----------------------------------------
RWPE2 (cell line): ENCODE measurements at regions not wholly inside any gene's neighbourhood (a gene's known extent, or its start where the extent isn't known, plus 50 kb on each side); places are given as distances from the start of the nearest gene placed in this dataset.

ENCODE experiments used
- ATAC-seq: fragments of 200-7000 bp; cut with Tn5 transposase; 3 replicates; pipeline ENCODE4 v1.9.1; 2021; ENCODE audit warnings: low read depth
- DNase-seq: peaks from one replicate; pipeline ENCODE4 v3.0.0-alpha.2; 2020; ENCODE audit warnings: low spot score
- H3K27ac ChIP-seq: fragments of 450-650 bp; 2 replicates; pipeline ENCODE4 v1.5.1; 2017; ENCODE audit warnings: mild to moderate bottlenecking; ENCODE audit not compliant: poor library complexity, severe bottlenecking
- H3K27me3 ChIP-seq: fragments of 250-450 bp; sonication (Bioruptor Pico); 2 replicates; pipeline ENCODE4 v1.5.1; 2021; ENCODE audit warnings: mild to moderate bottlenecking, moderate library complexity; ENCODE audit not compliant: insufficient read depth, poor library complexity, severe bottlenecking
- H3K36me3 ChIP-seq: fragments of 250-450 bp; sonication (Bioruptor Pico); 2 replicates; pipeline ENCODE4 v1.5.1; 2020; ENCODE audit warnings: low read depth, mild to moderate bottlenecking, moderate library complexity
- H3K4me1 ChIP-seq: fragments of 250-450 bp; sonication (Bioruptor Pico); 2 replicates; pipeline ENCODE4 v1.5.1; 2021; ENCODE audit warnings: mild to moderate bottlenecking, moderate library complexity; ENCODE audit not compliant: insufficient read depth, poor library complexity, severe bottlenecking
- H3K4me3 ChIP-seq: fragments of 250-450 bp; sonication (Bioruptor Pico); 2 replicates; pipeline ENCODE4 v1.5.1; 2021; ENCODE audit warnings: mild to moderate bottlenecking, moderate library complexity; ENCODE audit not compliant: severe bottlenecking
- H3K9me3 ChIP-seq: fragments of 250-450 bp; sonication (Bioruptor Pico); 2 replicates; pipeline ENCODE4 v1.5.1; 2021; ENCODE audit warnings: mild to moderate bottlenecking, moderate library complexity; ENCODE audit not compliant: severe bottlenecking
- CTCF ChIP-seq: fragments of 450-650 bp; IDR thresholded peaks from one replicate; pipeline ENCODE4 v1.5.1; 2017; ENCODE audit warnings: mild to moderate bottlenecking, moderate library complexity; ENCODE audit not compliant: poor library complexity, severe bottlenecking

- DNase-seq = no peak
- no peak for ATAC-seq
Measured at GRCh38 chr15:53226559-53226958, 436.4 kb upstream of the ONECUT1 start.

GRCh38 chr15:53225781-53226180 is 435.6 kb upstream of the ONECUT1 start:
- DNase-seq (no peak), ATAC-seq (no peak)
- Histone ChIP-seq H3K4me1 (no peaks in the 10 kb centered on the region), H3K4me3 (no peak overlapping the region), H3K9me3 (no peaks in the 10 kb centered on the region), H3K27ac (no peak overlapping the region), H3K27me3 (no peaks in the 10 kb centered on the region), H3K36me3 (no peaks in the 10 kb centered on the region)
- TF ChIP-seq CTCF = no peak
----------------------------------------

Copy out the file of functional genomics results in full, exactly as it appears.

RWPE2 (cell line): ENCODE measurements at regions not wholly inside any gene's neighbourhood (a gene's known extent, or its start where the extent isn't known, plus 50 kb on each side); places are given as distances from the start of the nearest gene placed in this dataset.

ENCODE experiments used
- ATAC-seq: fragments of 200-7000 bp; cut with Tn5 transposase; 3 replicates; pipeline ENCODE4 v1.9.1; 2021; ENCODE audit warnings: low read depth
- DNase-seq: peaks from one replicate; pipeline ENCODE4 v3.0.0-alpha.2; 2020; ENCODE audit warnings: low spot score
- H3K27ac ChIP-seq: fragments of 450-650 bp; 2 replicates; pipeline ENCODE4 v1.5.1; 2017; ENCODE audit warnings: mild to moderate bottlenecking; ENCODE audit not compliant: poor library complexity, severe bottlenecking
- H3K27me3 ChIP-seq: fragments of 250-450 bp; sonication (Bioruptor Pico); 2 replicates; pipeline ENCODE4 v1.5.1; 2021; ENCODE audit warnings: mild to moderate bottlenecking, moderate library complexity; ENCODE audit not compliant: insufficient read depth, poor library complexity, severe bottlenecking
- H3K36me3 ChIP-seq: fragments of 250-450 bp; sonication (Bioruptor Pico); 2 replicates; pipeline ENCODE4 v1.5.1; 2020; ENCODE audit warnings: low read depth, mild to moderate bottlenecking, moderate library complexity
- H3K4me1 ChIP-seq: fragments of 250-450 bp; sonication (Bioruptor Pico); 2 replicates; pipeline ENCODE4 v1.5.1; 2021; ENCODE audit warnings: mild to moderate bottlenecking, moderate library complexity; ENCODE audit not compliant: insufficient read depth, poor library complexity, severe bottlenecking
- H3K4me3 ChIP-seq: fragments of 250-450 bp; sonication (Bioruptor Pico); 2 replicates; pipeline ENCODE4 v1.5.1; 2021; ENCODE audit warnings: mild to moderate bottlenecking, moderate library complexity; ENCODE audit not compliant: severe bottlenecking
- H3K9me3 ChIP-seq: fragments of 250-450 bp; sonication (Bioruptor Pico); 2 replicates; pipeline ENCODE4 v1.5.1; 2021; ENCODE audit warnings: mild to moderate bottlenecking, moderate library complexity; ENCODE audit not compliant: severe bottlenecking
- CTCF ChIP-seq: fragments of 450-650 bp; IDR thresholded peaks from one replicate; pipeline ENCODE4 v1.5.1; 2017; ENCODE audit warnings: mild to moderate bottlenecking, moderate library complexity; ENCODE audit not compliant: poor library complexity, severe bottlenecking

- DNase-seq = no peak
- no peak for ATAC-seq
Measured at GRCh38 chr15:53226559-53226958, 436.4 kb upstream of the ONECUT1 start.

GRCh38 chr15:53225781-53226180 is 435.6 kb upstream of the ONECUT1 start:
- DNase-seq (no peak), ATAC-seq (no peak)
- Histone ChIP-seq H3K4me1 (no peaks in the 10 kb centered on the region), H3K4me3 (no peak overlapping the region), H3K9me3 (no peaks in the 10 kb centered on the region), H3K27ac (no peak overlapping the region), H3K27me3 (no peaks in the 10 kb centered on the region), H3K36me3 (no peaks in the 10 kb centered on the region)
- TF ChIP-seq CTCF = no peak